The concept of conditional eligibility creates a framework for us to get there.

With the right policy and technology, conditional eligibility and travel training programs offer:

  • Greater independence for riders – empowering those with disabilities to gain the skills and confidence to use regular public transportation.
  •  Increased system capacity – by reducing the demand for paratransit services, transit agencies can increase their system capacity and better accommodate the needs of a diverse rider population.
  • Cost savings – by encouraging eligible riders to use regular public transit when possible, agencies can reduce overall paratransit costs and allocate funds more effectively.
  • Reduced environmental impact – encouraging regular public transportation use can help reduce the environmental impact of paratransit services, as fewer specialized vehicles are needed on the road.

Add modern technology in the mix

Transit agencies have traditionally implemented conditional eligibility programs with and without technology for many years. In the absence of technology, these programs that include application, verification and documentation, review, decision, communications, and recertification are implemented manually, relying on paper-based processes and human verification–all of which are prone to error and offer a subpar customer experience.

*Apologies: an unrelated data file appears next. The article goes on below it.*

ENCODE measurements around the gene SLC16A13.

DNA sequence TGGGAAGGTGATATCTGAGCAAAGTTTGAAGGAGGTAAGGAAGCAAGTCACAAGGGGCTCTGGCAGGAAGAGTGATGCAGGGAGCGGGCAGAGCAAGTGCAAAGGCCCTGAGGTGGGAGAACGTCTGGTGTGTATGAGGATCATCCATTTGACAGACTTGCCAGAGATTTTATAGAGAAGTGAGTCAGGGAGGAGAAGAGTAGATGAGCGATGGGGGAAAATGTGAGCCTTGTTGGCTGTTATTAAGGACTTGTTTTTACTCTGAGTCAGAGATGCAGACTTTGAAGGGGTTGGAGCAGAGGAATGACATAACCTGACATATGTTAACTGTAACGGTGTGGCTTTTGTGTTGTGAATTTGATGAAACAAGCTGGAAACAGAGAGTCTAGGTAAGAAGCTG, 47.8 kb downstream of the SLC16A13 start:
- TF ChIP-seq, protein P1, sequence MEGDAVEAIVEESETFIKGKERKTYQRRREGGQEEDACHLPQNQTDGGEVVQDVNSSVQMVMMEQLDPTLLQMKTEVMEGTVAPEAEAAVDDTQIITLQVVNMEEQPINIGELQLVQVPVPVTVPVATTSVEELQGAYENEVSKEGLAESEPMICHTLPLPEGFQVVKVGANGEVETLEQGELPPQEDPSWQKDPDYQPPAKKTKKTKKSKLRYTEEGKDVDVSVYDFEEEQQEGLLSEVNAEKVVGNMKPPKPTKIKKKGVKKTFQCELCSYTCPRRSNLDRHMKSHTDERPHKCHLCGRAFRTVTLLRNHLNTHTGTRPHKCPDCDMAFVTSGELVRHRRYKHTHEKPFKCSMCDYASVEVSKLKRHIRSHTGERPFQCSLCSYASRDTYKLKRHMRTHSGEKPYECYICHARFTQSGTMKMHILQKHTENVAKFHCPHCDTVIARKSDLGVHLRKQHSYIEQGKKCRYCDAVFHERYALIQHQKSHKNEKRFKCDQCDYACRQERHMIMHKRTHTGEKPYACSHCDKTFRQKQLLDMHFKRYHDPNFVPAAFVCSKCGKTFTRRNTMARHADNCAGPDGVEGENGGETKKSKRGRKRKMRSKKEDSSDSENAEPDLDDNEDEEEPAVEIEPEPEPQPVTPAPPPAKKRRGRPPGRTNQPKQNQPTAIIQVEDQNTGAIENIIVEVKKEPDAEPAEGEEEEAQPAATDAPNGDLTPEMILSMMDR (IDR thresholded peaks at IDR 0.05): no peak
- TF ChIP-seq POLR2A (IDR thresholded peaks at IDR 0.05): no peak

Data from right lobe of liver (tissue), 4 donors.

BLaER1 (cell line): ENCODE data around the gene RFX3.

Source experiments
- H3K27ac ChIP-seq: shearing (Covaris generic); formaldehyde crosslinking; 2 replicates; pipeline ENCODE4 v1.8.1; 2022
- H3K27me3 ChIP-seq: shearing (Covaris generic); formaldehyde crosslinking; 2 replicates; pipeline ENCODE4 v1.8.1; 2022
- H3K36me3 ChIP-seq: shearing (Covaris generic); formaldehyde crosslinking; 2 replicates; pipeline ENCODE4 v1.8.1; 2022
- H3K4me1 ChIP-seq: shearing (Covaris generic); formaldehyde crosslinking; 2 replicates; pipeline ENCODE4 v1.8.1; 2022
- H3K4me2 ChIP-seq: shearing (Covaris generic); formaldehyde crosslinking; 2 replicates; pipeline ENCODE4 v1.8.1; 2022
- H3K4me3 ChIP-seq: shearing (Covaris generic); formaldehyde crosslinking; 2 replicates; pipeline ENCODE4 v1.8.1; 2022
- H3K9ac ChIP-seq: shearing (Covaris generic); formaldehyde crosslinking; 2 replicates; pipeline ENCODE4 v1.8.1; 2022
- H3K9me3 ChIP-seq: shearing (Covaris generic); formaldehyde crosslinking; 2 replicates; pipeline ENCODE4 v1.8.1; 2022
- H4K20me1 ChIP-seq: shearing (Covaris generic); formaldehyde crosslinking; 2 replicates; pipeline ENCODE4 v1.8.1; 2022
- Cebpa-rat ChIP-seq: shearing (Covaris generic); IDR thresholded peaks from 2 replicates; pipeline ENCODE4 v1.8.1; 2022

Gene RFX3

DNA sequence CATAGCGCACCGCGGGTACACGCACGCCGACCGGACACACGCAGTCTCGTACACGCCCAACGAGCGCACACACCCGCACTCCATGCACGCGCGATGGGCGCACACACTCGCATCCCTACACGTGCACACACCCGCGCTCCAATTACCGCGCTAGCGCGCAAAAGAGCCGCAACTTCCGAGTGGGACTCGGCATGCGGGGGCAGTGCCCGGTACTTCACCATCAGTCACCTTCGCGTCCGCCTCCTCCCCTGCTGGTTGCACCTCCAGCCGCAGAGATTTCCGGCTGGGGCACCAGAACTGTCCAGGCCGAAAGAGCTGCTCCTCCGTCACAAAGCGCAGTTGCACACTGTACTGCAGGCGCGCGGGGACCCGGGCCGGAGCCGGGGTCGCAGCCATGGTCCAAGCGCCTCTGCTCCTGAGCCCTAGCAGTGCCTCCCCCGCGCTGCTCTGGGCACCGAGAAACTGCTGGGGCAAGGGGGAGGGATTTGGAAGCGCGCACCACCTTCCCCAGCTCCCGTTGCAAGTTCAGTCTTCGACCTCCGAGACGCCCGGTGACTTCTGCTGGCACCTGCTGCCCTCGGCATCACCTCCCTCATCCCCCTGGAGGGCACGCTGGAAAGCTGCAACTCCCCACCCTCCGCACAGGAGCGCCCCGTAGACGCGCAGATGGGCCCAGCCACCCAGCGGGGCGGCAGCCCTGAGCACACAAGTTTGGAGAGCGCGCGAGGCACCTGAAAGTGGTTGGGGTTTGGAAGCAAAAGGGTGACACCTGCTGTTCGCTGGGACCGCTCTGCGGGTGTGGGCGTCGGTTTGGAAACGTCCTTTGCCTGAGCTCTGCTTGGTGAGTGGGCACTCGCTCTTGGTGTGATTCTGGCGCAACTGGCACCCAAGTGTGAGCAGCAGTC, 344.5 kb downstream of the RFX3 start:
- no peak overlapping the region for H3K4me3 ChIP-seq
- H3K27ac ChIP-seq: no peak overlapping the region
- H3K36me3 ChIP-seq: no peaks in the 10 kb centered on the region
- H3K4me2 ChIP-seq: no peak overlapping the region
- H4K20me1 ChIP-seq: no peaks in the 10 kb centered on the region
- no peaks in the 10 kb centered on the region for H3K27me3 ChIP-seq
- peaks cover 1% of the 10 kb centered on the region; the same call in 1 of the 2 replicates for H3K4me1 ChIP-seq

In recent years, advancements in modern technology have fundamentally changed paratransit services and the way it's delivered. From introducing a better way to introduce same-day paratransit to optimizing routes and vehicles in real-time, agencies are now beginning to tap into technology to streamline and enforce parts of the eligibility process.

In addition to mail and fax, agencies are offering digital application and submission methods such as online portals and smart scanning, thereby reducing paperwork to only when needed. Comprehensive performance reporting tools are also made available so that agencies can monitor and evaluate the effectiveness of their programs, driving continuous improvement and innovation. Automated notifications can be created and sent to applicants, informing them of their eligibility status, renewal deadlines, or any changes.

Finally and most importantly, technology helps set up and enforce conditional eligibility. To-date, many agencies set up these programs, but little enforce them, let alone, through automation.

When technology and policy work together, that is when conditional eligibility truly works for everyone. Imagine a rider with mobility impairment who can automatically book trips even if it’s snowing outside. The technology enforces all criteria and automatically identifies if the rider has been travel trained between two locations before presenting this information to the dispatcher. This is the future of transit–where ultimately, transit agencies can enhance efficiency, reduce administrative costs, and provide a more user-friendly experience for applicants throughout the conditional eligibility program.